On the Road to Success: Rettig Avenue

by Hugo Evans

On a dark, cold night in late November, over 70 residents crammed into the Redwood Heights Rec Center preschool room and poured into the doorways and halls. This astounding cast was there for one thing: to participate in the discussion about the future of Rettig Avenue. The RH Neighborhood Association invited Deputy City Administrator De Luca, Fire Battalion Chief Edwards, and Traffic Engineer Wlassowsky to talk about the road, and neighbors responded. '

Denise Davila started the dialogue with an impassioned plea on behalf of 1,200 community members: limit Rettig Ave. to emergency use, protect the safety of the neighborhood, and support the health of the community and the environment. ' '

Mr. De Luca countered. He stated that the city's position is firm: Rettig is a public street, and traffic should be reinstated based on set criteria. Chairs shifted in the room after he spoke. "What is the point of meeting if the city is just going to tell us how it's going to be?" neighbors asked.' '

One after another, residents challenged the city's facilitation of City Council Resolutions that support traffic abatement. Neighbors from nearby streets gave detailed accounts of the crime, speeding, and accidents that plagued the greater neighborhood when Rettig was open to traffic. One speaker actually brought people to tears. Every day, she and her children walk from their home on Maple Avenue to Avenue Terrace Park. If traffic were reinstated on Rettig, they would be denied safe access to the only park in the area.'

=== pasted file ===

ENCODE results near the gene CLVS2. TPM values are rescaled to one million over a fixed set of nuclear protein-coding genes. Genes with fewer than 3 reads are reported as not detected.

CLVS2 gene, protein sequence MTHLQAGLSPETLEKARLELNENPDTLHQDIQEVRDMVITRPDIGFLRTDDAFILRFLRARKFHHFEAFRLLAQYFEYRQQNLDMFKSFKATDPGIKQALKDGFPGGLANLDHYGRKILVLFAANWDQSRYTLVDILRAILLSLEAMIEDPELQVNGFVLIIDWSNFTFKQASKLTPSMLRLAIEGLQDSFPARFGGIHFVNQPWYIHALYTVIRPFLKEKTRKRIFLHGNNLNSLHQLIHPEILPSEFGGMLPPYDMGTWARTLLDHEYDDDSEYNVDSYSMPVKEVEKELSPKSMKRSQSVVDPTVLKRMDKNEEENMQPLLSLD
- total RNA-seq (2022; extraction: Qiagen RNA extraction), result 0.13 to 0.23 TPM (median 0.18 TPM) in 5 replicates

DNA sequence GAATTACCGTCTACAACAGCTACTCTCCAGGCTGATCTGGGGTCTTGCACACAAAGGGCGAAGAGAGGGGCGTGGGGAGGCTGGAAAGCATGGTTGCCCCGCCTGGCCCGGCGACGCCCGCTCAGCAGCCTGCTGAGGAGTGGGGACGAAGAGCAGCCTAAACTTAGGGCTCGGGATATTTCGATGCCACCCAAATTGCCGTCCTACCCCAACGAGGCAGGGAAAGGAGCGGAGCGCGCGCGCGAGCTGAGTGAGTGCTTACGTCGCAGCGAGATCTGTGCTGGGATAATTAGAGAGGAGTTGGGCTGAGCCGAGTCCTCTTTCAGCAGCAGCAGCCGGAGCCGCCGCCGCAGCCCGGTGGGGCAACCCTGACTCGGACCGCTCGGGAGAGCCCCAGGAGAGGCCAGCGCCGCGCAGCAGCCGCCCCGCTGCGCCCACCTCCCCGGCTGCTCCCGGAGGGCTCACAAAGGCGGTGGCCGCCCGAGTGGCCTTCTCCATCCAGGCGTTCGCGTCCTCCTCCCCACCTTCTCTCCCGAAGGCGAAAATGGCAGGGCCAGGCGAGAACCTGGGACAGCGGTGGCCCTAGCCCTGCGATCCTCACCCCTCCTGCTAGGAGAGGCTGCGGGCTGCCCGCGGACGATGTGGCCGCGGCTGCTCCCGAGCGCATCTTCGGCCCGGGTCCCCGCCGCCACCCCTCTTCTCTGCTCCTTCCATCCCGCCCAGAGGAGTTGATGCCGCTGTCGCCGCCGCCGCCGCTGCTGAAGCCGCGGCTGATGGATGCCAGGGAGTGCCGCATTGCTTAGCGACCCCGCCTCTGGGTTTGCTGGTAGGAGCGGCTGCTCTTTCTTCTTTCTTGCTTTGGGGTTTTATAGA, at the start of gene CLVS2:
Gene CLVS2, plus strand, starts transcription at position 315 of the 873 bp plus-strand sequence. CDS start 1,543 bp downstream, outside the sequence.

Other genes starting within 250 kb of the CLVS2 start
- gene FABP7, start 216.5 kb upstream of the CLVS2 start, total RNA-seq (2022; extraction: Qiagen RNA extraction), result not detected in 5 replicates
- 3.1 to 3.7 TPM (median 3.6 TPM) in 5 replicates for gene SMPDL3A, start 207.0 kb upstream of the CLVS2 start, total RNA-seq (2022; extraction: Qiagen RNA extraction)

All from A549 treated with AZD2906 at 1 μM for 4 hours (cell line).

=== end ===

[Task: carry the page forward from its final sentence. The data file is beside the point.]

A couple that recently moved to Jordan Road with their children was exasperated. They said that the problems on Monterey Blvd. are bad enough. Nobody wants more traffic. Like others, they questioned who needs to drive on the roadway. City representatives did not give a clear answer.

Perhaps the most comical, if not apropos, comment of the evening came from a transportation planner from another city. He mused that other cities would welcome the cost-savings associated with limiting the use of Rettig to emergencies and avoiding the expense of reconditioning the street for traffic. ' '

Richard Cowan, Chief of Staff for City Councilwoman Jean Quan, spoke last. He noted that while Rettig is important, it is not alone; many roads, like Rettig Ave., present unique opportunities in Oakland. Currently, the city does not have adequate processes in place to address them. In the end, however, the city representatives agreed to reassess their position and to look into alternatives for Rettig Ave. '

When over 70 neighbors take the time to show up and make their voices heard, it demonstrates that commitment and passion can enact positive change. The meeting was another step in a long process of uniting as a community to realize a common vision for a safe and healthy neighborhood.'

' For updates and more information about the process, please visit www.RettigAve.GooglePages.com.